The President

Trump On Charlottesville: 'What About The Alt-Left?'

He reiterated his statement that more than one group perpetrated violence in Charlottesville.

Trump On Charlottesville: 'What About The Alt-Left?'
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President Donald Trump seemingly doubled down on his initial statement about a Charlottesville, Virginia, "alt-right" rally, blaming counterprotesters as well as white nationalists for the violence over the weekend.

"I watched those [videos] very closely — much more closely than you people watched it," Trump told reporters. "And you have — you had a group on one side that was bad, and you had a group on the other side that was also very violent. And nobody wants to say that, but I'll say it right now. You had a group — you had a group on the other side that came charging in without a permit, and they were very, very violent."

The press conference was supposed to be about Trump's infrastructure initiative. 

But almost as soon as he opened the floor to questions, reporters moved the conversation to Trump's interpretation of what happened in Virginia.

The Many Symbols Of The Modern White Power Movement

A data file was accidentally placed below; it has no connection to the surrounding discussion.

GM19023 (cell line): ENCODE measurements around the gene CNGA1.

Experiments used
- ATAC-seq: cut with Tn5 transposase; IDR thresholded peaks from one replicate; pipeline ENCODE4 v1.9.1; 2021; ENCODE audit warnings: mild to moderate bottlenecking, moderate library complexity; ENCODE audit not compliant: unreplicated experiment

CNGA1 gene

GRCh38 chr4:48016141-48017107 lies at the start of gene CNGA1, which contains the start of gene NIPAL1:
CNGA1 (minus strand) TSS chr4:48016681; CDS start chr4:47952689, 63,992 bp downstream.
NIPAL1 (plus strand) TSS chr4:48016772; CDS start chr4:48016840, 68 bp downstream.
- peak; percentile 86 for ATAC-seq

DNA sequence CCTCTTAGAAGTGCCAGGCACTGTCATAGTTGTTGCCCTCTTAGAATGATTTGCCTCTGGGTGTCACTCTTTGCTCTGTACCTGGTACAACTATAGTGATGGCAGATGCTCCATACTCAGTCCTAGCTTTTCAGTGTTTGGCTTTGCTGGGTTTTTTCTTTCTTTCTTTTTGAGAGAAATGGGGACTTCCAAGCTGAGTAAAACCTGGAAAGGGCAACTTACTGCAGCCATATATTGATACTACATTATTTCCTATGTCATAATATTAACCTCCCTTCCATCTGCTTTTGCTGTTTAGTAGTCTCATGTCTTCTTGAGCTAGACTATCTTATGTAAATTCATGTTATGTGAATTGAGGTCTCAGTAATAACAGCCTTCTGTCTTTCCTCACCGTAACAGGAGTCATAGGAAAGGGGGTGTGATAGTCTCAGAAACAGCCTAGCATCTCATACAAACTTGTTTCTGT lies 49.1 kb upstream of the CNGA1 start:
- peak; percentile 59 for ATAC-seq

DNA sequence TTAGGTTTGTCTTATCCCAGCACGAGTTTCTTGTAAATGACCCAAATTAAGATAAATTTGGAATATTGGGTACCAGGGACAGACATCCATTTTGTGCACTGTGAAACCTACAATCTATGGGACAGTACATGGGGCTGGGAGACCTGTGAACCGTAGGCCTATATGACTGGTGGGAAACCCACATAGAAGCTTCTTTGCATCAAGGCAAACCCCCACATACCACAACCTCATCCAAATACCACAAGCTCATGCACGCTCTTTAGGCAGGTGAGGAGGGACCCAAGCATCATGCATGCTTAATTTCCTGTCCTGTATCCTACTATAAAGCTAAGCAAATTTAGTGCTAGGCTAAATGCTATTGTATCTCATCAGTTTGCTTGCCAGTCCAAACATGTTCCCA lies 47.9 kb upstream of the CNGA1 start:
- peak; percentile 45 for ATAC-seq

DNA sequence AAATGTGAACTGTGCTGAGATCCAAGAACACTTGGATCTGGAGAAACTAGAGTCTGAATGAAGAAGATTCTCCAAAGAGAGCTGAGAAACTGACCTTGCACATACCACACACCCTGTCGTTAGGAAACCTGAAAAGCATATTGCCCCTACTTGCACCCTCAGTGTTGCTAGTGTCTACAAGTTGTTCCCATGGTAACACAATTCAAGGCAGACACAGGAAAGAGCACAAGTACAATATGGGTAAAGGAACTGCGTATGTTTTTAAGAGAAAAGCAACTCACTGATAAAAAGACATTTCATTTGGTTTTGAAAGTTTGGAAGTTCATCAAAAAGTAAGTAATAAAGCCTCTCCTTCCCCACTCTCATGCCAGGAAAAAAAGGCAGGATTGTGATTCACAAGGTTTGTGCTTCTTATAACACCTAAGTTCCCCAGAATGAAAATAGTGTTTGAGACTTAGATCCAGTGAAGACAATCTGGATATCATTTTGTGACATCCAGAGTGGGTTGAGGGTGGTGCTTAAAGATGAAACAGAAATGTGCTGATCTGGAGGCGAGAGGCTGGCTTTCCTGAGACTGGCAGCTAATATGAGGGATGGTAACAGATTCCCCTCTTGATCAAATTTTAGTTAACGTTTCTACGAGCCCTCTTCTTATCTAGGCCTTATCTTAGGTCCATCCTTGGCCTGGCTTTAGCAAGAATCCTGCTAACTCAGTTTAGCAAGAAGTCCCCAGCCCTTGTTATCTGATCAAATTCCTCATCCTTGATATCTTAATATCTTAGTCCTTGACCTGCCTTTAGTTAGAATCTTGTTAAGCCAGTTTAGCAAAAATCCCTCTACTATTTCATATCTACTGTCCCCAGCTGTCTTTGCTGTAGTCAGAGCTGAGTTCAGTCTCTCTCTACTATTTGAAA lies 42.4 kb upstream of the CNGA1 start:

The Many Symbols Of The Modern White Power Movement


"What about the alt-left that came charging at the — as you say, the 'alt-right'? Do they have any semblance of guilt?" Trump asked. "What about the fact that they came charging with clubs in their hands, swinging clubs? Do they have any problem? I think they do."

Trump also seemed to defend the official motivation behind the protests: to challenge the removal of a statue of Confederate General Robert E. Lee. 

"Not all of those people were neo-Nazis, believe me. Not all of those people were white supremacists by any stretch," Trump said of the ralliers. "Those people were also there because they wanted to protest the taking down of a statue of Robert E. Lee."

He added: "This week it's Robert E. Lee. I noticed that Stonewall Jackson's coming down. I wonder, is it George Washington next week? And is it Thomas Jefferson the week after? You know, you really have to ask yourself, 'Where does it stop?'"

Trump went on to say removing Confederate monuments should be left up to local communities or the federal government, depending on where those monuments are located. 

On race relations, Trump said "they've been frayed for a long, long time," but that economic growth will make things better. 

Here's the full press conference